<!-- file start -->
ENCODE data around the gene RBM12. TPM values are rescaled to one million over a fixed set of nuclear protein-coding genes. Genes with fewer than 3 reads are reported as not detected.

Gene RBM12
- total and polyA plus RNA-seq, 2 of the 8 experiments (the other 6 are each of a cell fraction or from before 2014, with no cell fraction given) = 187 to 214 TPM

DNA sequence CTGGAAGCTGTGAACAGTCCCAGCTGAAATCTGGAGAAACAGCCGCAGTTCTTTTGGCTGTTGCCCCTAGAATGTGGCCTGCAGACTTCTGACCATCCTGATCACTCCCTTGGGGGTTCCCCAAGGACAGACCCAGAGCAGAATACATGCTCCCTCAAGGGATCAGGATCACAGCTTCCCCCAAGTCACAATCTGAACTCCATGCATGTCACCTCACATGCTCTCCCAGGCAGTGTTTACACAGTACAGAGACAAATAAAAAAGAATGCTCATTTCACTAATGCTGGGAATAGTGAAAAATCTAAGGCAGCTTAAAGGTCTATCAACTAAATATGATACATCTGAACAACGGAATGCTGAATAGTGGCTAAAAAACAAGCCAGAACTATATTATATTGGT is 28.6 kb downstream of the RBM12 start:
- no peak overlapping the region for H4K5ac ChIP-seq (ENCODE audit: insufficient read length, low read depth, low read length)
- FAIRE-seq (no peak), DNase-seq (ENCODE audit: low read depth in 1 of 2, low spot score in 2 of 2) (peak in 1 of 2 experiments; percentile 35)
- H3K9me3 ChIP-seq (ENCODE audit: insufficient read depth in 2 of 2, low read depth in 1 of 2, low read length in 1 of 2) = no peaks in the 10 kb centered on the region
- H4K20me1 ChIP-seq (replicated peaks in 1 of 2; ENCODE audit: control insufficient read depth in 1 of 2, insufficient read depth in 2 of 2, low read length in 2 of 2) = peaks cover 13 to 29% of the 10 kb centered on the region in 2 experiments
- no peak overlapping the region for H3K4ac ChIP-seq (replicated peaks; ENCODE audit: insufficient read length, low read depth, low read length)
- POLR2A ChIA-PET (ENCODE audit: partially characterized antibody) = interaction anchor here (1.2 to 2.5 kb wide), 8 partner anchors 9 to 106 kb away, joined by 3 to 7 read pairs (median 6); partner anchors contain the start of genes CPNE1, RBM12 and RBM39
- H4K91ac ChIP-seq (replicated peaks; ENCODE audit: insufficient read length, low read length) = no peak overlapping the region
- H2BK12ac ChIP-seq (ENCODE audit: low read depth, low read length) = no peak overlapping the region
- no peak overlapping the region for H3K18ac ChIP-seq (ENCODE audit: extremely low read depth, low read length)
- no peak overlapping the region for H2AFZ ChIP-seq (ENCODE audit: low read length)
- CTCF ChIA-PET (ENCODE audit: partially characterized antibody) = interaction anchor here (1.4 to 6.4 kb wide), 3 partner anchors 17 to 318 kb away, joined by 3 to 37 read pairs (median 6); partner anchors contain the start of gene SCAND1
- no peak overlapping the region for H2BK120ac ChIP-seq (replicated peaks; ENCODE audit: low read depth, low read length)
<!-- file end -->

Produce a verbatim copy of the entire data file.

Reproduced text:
ENCODE data around the gene RBM12. TPM values are rescaled to one million over a fixed set of nuclear protein-coding genes. Genes with fewer than 3 reads are reported as not detected.

Gene RBM12
- total and polyA plus RNA-seq, 2 of the 8 experiments (the other 6 are each of a cell fraction or from before 2014, with no cell fraction given) = 187 to 214 TPM

DNA sequence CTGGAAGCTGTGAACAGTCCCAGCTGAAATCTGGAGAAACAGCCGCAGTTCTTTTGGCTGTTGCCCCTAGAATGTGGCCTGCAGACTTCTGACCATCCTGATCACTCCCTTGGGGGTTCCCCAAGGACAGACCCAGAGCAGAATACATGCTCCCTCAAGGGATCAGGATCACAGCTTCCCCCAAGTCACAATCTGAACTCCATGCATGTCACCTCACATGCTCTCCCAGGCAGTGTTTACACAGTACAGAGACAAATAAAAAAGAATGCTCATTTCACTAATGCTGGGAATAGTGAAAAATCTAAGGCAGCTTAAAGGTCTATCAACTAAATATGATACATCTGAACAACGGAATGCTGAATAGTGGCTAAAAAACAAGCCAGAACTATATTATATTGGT is 28.6 kb downstream of the RBM12 start:
- no peak overlapping the region for H4K5ac ChIP-seq (ENCODE audit: insufficient read length, low read depth, low read length)
- FAIRE-seq (no peak), DNase-seq (ENCODE audit: low read depth in 1 of 2, low spot score in 2 of 2) (peak in 1 of 2 experiments; percentile 35)
- H3K9me3 ChIP-seq (ENCODE audit: insufficient read depth in 2 of 2, low read depth in 1 of 2, low read length in 1 of 2) = no peaks in the 10 kb centered on the region
- H4K20me1 ChIP-seq (replicated peaks in 1 of 2; ENCODE audit: control insufficient read depth in 1 of 2, insufficient read depth in 2 of 2, low read length in 2 of 2) = peaks cover 13 to 29% of the 10 kb centered on the region in 2 experiments
- no peak overlapping the region for H3K4ac ChIP-seq (replicated peaks; ENCODE audit: insufficient read length, low read depth, low read length)
- POLR2A ChIA-PET (ENCODE audit: partially characterized antibody) = interaction anchor here (1.2 to 2.5 kb wide), 8 partner anchors 9 to 106 kb away, joined by 3 to 7 read pairs (median 6); partner anchors contain the start of genes CPNE1, RBM12 and RBM39
- H4K91ac ChIP-seq (replicated peaks; ENCODE audit: insufficient read length, low read length) = no peak overlapping the region
- H2BK12ac ChIP-seq (ENCODE audit: low read depth, low read length) = no peak overlapping the region
- no peak overlapping the region for H3K18ac ChIP-seq (ENCODE audit: extremely low read depth, low read length)
- no peak overlapping the region for H2AFZ ChIP-seq (ENCODE audit: low read length)
- CTCF ChIA-PET (ENCODE audit: partially characterized antibody) = interaction anchor here (1.4 to 6.4 kb wide), 3 partner anchors 17 to 318 kb away, joined by 3 to 37 read pairs (median 6); partner anchors contain the start of gene SCAND1
- no peak overlapping the region for H2BK120ac ChIP-seq (replicated peaks; ENCODE audit: low read depth, low read length)